• A psychological theory that holds people are so powerfully motivated to reduce their discomfort that they will dismiss, block or warp incoming information that does not conform with their beliefs, viewpoint or understanding of the truth. It can result in:

    • Selective Distortion and Retention —
      • remembering only those elements of a news report that affirm the individual’s beliefs
      • only “hearing” or “seeing” elements of a report that affirm existing beliefs
    • Confirmation Bias —
      • seeking out information to confirm what we already believe
    • Source Misattribution —
      • attributing dubious information to a more credible source.

Confirmation Bias

  •  The tendency to confirm information based on one's preexisting beliefs, reassures, or reflects a person’s particular point of view


  • Information that is necessary to understand the scope, impact, magnitude or meaning of new facts reported as news 
  • Circumstances that form the setting for an event or statement ...
  • Ideas or facts that give greater meaning to a news report so that it can be fully understood and assessed


  • The deliberate dissemination of false or inaccurate information in order to discredit a person or organization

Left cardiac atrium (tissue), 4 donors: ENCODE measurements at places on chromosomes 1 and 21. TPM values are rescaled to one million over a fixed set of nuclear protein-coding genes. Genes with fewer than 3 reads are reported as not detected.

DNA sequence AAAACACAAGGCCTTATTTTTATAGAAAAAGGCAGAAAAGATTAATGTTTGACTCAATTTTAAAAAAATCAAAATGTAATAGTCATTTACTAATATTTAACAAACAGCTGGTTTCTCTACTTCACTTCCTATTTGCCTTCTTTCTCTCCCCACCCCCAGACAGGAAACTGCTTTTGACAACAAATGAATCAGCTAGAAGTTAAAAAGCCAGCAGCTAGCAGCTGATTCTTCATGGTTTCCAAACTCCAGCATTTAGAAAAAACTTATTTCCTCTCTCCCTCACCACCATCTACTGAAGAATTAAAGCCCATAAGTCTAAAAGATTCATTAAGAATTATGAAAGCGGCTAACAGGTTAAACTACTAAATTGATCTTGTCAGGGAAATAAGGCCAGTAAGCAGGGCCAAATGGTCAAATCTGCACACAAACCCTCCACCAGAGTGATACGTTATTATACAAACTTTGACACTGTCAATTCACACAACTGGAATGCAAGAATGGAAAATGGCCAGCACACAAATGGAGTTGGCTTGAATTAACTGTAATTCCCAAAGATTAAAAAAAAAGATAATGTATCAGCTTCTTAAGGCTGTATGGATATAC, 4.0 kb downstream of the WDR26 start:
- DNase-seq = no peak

Fake News

  • The intentional falsification and fabrication of news-based information with the purpose to harm and deceive people

Filter Bubble

  • Eli Pariser's theory that personalization on websites and social media we use, creates a filter bubble sending us only information, news and suggestions that confirm our views and likes, and distancing us from other information


  • Something intended to deceive or defraud


  •  Is the presentation of facts about a subject


  • The sharing of inaccurate and misleading information in an unintentional way


  •  Any humorous, satirical, or burlesque imitation, as of a person, event, etc. 


  • Information deliberately spread to influence or raise awareness to a particular political cause or value position.
  • May resemble advertisements since both are highly visual, but propaganda does not engage in selling products or services


  •   Use of irony, sarcasm, ridicule, or humor, in the spread of information.